Most of us take photos without even thinking about it these days.
Whether it be some cooking we feel especially proud of, a pretty view that has caught our eye or any number of selfies, we’re often fumbling for our phones to capture the moment.
But what if you were only able to sum up your life in 27 pictures?
That’s the question photographer Bethany Galley is asking in her Tedx talk at Aberdeen Arts Centre today.
She was inspired to develop the speech after travelling to Brazil for a university project.
While there, she armed 50 under-privileged children with disposable cameras and asked them to sum up their lives in the 27 snaps available on the devices.
Without the luxury of deleting any unwanted images, never mind adding filters or cropping the frame to achieve perfection, they were forced to really think about what they committed to film.
Caught in the crossfire as bullets flew
The Gray’s art school graduate became fascinated with Brazil when she travelled there to teach children English, art and maths in 2016.
The Bridge of Don native decided to return for her final year project – entitled “through the lens” – in March 2019.
She focused on the favelas – South American shanty towns typically considered to be slums riddled with crime and violence.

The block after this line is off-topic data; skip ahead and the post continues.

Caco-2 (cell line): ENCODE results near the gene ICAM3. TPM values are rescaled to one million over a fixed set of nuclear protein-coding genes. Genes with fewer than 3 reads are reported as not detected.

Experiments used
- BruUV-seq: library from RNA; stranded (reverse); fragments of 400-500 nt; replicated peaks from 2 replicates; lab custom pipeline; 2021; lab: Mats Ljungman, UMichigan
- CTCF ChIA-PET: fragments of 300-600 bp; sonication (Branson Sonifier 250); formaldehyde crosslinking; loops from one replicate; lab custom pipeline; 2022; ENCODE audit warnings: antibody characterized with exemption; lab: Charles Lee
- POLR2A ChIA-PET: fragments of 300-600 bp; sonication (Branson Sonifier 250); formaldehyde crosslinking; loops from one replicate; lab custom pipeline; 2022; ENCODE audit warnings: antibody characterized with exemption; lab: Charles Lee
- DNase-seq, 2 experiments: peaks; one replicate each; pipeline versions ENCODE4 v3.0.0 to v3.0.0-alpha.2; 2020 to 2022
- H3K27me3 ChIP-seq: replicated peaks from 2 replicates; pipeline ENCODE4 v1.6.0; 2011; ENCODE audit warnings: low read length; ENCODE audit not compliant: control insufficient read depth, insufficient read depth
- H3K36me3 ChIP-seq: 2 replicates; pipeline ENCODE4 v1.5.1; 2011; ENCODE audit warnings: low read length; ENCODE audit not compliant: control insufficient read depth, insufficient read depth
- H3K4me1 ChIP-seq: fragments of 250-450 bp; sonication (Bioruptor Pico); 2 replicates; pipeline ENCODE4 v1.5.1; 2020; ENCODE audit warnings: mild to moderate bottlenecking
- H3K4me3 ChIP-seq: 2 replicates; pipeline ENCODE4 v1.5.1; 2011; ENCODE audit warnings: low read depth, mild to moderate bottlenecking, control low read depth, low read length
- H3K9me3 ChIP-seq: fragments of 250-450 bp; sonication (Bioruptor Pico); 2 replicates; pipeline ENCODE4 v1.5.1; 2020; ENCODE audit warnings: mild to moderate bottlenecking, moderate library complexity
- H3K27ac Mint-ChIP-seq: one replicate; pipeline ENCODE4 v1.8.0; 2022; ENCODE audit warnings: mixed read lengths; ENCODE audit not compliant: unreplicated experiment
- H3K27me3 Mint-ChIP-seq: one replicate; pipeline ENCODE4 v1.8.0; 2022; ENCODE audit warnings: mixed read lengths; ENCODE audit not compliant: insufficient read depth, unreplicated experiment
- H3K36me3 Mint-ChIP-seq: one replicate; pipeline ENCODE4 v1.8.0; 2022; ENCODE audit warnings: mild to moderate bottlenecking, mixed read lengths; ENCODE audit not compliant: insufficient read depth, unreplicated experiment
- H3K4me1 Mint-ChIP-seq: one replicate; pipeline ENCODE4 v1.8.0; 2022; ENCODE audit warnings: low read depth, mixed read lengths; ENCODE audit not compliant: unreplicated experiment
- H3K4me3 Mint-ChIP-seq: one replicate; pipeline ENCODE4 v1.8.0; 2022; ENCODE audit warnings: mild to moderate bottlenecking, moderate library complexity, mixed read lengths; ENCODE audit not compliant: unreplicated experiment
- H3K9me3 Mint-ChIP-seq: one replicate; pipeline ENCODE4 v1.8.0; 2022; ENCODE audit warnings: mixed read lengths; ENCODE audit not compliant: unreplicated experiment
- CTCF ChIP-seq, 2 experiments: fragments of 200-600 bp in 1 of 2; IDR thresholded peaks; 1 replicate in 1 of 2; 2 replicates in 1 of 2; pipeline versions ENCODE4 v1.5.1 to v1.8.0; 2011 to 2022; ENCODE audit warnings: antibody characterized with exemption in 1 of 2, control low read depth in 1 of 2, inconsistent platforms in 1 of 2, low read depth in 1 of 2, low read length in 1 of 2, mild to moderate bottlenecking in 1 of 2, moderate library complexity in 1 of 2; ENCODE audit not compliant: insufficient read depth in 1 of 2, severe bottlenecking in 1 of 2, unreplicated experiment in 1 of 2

The audience today will be in for some surprises, with bright flashes of light and loud crashes representing the gunfire she experienced one night in a shoot-out between police and a drug cartel.
Bethany realised that the children in these places had never been given the opportunity to show their perspective of life in the favela, so that’s what she set out to do.
The 23-year-old said: “I was determined to prove that even in the darkest of places, there can be light.
“I wanted to show that by tapping into the power of photography.
“I thought the best way to do that was handing out disposable cameras to kids… They all had 27 photos to sum up their life. No more, no less.
“They had to think about taking a photo, as these were to share their life.”
At this stage Bethany will ask the 100 people dotted around the King Street theatre to “think to themselves” about how they would go about that challenge.
She suggests that most people would focus on the positive things – births, marriages, graduations.
And it is through that lens that she wants people to look at life in general.
“We are all photographers and we all have the choice of what lens we see life through.
“We make the decision to see it in a negative manner or in a way purely full of beauty and hope.”
Speakers primed ahead of big day
Rehearsals for the first Tedx Aberdeen event began last week and the final run-through took place yesterday.
Ted is a non-profit organisation devoted to spreading ideas, usually in the form of short but powerful talks.
The initiative began in 1984 as a conference where Technology, Entertainment and Design converged.
Today’s event has been organised by volunteers from the Granite City’s Vanguard movement.